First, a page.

Researchers at the University of Rochester have discovered that stem cells are the key to strong muscles in old age. They found that muscle stem cells in animal models drive muscle loss in old age, contrary to the currently prevailing idea that muscular decline with advancing age is on account of motor neuron loss. The scientists hope to develop a drug that will slow down the loss of muscle stem cells and consequently stop age-related muscle loss.
Age-Related Muscle Loss
Subtle muscle decline begins as early as the mid-30s in humans. By the time a person is in their 70s and 80s, muscle decline can be severe, leading to frailty and loss of independence. Every individual ages differently and muscle decline likewise varies from person to person. Some people may not be able to do simple activities of daily living while others may find exercising difficult with advancing age.
Study author, Assistant Professor of Orthopedics, Joe Chakkalakal, explains that even elite athletes with superior muscle strength as young adults experience declining muscle strength with age. The scientists have been studying declining muscle mass in aging mice with the hope of identifying ways to avoid it in humans.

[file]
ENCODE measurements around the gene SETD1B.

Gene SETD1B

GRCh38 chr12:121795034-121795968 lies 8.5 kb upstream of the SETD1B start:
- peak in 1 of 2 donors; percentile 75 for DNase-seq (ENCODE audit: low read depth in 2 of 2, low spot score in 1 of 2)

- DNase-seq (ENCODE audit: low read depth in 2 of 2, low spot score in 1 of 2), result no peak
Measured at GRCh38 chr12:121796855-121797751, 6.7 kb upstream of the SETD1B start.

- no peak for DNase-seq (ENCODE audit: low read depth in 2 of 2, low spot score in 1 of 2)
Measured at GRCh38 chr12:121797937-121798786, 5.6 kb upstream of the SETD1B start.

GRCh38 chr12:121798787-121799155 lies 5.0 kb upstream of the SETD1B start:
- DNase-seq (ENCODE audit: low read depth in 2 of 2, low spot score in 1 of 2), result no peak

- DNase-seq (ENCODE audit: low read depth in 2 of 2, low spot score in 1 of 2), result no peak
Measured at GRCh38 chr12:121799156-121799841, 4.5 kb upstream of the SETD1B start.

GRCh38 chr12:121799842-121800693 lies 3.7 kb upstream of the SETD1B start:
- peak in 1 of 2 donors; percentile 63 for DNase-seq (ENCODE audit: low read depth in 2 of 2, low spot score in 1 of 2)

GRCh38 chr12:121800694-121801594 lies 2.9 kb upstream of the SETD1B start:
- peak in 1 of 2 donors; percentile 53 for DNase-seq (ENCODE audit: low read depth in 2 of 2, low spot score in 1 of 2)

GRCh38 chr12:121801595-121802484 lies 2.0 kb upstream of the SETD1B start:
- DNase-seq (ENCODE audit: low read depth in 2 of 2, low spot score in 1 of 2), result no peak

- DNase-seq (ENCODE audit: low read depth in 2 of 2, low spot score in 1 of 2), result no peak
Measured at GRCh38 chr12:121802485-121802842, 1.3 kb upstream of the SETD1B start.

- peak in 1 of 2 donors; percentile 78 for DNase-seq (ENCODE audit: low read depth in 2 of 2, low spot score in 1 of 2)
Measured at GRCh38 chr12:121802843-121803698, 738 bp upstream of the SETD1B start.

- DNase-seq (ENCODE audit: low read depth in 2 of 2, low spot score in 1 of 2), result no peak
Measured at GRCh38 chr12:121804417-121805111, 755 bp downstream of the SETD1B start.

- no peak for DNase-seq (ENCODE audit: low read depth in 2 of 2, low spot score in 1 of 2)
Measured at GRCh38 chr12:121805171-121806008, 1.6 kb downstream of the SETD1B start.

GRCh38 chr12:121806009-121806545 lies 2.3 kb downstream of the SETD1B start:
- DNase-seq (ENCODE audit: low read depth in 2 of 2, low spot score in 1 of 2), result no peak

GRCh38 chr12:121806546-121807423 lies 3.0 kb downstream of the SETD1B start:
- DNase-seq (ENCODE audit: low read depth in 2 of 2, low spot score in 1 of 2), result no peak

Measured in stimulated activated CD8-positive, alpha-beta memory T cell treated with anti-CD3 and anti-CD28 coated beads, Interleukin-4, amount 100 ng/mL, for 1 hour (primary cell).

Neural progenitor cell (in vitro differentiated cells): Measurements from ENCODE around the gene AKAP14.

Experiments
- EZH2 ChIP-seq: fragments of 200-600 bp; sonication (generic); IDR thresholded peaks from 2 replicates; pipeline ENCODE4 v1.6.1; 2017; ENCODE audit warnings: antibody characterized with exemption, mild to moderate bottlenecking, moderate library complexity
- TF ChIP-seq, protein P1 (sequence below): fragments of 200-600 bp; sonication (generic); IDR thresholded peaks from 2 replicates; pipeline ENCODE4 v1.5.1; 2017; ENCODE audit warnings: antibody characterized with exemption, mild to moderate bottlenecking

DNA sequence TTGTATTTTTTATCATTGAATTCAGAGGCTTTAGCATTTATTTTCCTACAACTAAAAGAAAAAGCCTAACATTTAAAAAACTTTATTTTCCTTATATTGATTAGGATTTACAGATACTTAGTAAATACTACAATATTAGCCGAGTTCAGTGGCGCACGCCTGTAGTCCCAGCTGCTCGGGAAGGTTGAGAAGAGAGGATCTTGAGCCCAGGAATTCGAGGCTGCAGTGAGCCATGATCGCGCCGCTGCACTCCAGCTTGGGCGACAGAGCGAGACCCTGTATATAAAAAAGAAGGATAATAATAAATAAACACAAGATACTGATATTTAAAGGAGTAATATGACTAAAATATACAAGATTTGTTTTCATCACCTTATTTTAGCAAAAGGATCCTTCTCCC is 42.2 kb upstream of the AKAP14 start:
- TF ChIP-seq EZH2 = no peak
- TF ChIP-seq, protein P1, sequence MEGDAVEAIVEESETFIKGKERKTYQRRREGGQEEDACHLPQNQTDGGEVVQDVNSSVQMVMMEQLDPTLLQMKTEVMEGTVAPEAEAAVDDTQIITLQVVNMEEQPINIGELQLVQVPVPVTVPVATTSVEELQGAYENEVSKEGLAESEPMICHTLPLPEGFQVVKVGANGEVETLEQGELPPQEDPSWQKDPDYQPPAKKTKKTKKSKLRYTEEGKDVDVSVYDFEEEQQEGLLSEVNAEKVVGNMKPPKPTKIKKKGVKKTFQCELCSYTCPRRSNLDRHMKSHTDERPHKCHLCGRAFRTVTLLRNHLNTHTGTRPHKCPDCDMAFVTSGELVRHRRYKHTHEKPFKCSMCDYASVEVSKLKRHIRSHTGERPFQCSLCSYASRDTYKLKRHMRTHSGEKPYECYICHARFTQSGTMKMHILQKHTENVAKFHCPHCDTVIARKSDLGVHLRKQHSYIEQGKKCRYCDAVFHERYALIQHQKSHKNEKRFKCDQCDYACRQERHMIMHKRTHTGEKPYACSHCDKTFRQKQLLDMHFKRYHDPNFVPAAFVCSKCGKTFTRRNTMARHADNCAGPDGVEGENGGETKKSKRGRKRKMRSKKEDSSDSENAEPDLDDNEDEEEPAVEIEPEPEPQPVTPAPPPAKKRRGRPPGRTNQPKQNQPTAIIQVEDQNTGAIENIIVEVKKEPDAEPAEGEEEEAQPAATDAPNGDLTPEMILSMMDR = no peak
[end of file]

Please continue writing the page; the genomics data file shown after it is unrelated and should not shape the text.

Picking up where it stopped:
Stem Cells Key to Strong Muscles in Old Age
The findings, published in the journal eLife, show that stem cells play a vital role in muscle maintenance throughout life. In adults, a population of stem cells is present in muscle tissue which serves as a source of new muscle cells in response to injury and exercise. Prior research has already shown that muscle stem cells die in aging individuals, but the new study indicates that they play a critical role in maintaining muscle strength as we age.
Stem Cell Experiments for Muscle Loss
Chakkalakal’s team removed muscle stem cells in mice without disturbing nerve cells called motor neurons. Motor neurons control muscles and are thought to play a critical role in age-related muscular decline.
The team found that in mice in whom the stem cells were depleted, muscle loss occurred in middle age rather than old age. In mice with intact muscle stem cells, muscles remained healthier than control mice of the same age. The team also did not find a loss of motor neurons occurring with age. Current theories believe that loss of connections in motor neurons is the driving force behind muscle atrophy and death in aging individuals. The findings have demonstrated that in sedentary individuals, stem cells play a role in muscle maintenance throughout life. The team now plans to search for drugs that may help maintain the pool of stem cells in muscles to inhibit muscular degeneration with advancing age.